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Concessionary Bus Fares

Volume 931: debated on Wednesday 11 May 1977

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asked the Secretary of State for Transport if he will make a statement on his discussions with the National Bus Company on the question of concessionary fares for the elderly.

I am told that the National Bus Company's studies will necessarily take some months to complete; therefore, I cannot yet add to the reply that my right hon. Friend gave to the hon. Member on 21st March 1977.

Will the hon. Gentleman confirm that, although he has tried to make the difference between rural and urban areas a matter of party politics, this has nothing to do with the problem, and that it is related to the fact that in many urban areas the municipal bus services are run by local authorities which are free to make their own arrangements, and that Bournemouth, which is not, I think, a Labour-controlled area, has a scheme for concessionary fares? Does he agree that my suggestion that the National Bus Company should sell bus passes on a similar basis to the scheme operated by British Rail would not involve extra public expenditure and that it would help to eliminate the unfairnesses that exist among ratepayers in adjacent local authorities served by the same bus company where some enjoy concessionary fares while others do not?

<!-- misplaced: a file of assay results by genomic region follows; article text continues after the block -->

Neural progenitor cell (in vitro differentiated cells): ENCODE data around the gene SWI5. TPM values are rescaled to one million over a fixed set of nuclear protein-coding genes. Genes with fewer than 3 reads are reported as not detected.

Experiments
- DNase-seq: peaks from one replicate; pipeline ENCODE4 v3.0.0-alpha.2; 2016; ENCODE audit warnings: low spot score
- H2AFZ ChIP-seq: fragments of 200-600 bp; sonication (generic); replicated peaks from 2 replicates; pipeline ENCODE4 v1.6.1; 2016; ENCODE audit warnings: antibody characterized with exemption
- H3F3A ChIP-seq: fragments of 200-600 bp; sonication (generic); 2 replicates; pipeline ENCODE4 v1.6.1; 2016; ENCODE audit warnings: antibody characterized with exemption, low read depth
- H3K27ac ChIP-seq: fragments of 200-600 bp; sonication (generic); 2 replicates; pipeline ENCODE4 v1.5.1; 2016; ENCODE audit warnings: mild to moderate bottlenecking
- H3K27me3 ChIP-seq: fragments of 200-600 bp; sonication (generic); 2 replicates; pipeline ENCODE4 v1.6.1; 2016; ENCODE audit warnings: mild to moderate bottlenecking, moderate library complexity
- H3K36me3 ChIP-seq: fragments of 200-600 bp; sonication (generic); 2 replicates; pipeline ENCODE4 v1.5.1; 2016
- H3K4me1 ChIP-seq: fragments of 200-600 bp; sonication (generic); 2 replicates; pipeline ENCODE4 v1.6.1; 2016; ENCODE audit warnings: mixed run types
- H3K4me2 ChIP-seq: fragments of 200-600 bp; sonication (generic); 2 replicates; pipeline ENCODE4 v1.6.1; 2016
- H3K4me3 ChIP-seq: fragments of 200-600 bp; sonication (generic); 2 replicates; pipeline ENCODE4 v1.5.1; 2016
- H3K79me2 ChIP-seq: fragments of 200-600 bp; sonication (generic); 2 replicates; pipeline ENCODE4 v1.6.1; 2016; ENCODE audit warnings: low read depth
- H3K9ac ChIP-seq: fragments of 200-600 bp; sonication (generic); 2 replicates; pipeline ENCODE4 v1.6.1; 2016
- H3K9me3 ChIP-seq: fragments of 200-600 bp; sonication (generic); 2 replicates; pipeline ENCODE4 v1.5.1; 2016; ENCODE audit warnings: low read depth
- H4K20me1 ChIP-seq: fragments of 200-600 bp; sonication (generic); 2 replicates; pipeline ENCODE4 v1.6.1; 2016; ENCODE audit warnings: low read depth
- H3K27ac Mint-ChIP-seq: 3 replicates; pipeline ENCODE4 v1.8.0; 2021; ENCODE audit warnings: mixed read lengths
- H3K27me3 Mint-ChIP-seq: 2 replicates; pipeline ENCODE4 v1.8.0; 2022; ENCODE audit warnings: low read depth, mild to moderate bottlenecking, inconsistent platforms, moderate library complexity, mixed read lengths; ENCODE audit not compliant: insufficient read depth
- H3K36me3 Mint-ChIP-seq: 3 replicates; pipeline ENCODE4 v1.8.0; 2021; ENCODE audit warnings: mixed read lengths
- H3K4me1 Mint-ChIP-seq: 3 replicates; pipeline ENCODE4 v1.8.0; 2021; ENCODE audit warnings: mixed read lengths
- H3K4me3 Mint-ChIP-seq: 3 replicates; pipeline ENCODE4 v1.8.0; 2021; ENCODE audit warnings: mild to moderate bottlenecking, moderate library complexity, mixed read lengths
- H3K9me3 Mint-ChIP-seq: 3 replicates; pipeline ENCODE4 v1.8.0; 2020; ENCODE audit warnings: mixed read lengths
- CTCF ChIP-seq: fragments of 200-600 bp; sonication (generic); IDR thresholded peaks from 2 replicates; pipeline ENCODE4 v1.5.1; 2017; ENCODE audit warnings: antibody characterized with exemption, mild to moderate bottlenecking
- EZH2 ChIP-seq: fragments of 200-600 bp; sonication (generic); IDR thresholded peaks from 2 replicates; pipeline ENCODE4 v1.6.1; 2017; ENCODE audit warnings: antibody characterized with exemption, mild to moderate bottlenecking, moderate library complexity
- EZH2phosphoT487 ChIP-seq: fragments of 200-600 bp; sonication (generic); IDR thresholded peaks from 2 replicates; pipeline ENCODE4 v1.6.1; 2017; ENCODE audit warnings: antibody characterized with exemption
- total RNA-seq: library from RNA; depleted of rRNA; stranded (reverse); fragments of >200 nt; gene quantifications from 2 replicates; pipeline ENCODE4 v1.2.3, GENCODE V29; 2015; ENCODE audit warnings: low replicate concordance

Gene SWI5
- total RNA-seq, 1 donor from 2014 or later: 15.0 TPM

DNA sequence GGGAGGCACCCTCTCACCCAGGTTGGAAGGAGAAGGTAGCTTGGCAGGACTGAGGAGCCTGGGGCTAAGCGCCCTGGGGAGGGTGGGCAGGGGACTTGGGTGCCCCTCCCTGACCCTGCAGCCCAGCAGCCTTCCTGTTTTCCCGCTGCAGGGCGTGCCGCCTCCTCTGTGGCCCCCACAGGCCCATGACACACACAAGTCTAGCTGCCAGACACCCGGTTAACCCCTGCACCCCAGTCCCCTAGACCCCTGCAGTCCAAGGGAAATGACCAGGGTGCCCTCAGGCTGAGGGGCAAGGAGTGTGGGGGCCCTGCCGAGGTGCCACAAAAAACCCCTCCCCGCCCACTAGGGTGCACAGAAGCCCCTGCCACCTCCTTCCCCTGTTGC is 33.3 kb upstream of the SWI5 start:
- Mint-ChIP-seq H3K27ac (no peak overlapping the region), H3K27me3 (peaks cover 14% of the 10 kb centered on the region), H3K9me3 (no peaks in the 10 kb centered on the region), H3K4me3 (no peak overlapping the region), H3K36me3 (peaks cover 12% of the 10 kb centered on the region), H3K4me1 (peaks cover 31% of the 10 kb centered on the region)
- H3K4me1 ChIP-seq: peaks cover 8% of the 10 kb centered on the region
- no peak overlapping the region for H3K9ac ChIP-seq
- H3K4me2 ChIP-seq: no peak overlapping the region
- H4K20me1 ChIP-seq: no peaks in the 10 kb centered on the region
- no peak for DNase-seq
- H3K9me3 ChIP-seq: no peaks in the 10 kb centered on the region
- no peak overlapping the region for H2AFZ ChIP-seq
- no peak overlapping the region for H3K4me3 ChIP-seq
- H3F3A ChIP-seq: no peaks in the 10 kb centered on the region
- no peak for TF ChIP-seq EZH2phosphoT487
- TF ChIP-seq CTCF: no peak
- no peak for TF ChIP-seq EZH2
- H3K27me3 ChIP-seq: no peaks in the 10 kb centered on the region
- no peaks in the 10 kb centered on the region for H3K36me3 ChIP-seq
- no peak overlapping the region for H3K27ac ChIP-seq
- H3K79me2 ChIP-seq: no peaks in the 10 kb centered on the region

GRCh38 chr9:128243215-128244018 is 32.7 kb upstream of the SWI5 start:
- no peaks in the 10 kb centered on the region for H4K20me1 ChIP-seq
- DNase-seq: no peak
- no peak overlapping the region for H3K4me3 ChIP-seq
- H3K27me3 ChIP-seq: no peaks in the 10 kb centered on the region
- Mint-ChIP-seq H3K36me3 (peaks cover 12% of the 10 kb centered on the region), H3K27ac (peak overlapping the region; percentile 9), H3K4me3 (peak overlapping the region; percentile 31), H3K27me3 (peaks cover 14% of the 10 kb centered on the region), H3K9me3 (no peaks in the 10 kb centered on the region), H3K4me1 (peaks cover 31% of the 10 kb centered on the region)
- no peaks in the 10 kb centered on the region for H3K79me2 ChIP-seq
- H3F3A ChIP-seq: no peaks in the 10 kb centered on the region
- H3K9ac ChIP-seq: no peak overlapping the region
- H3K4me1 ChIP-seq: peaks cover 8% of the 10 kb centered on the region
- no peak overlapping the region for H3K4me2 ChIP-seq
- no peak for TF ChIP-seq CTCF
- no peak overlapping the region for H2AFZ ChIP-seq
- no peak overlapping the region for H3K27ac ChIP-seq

I can confirm what the hon. Gentleman said about such a scheme not adding to public expenditure. If we could get a sensible scheme within the overall financial regime of the NBC, that would help. I am anxious to encourage it, as the hon. Gentleman knows because we have talked about this. Indeed, the initiative that the NBC is taking arose partly from our discussions.

When discussing concessionary fares for the elderly, will my hon. Friend also bear in mind those at the other end of the age scale, namely, schoolchildren over 14 and up to 17 or 18 who are being charged the full adult fare by most bus companies, both public and private? Does he agree that there is a widespread wish in the House and outside that a concession should be granted to these schoolchildren?

My hon. Friend is right. As a result of the raising of the school leaving age, a problem has been created for schoolchildren, who do not benefit because the age limit for concessionary fares has not been raised. My right hon. Friend the Secretary of State for Education and Science is looking into the matter, and local authorities have discretionary power to help children who have to travel more than three miles.

Will the hon. Gentleman encourage the public enterprise bus services to introduce, before the report, concessionary fares on certain days when some country buses travel all but empty during mid-morning and mid-afternoon? Would this not be of great assistance to elderly people living a long way from towns, and should it not be done immediately?

The NBC has taken this point on board. That is why it is undertaking the study. It is an important matter, and I am sure that the whole House would urge the NBC to do something about it.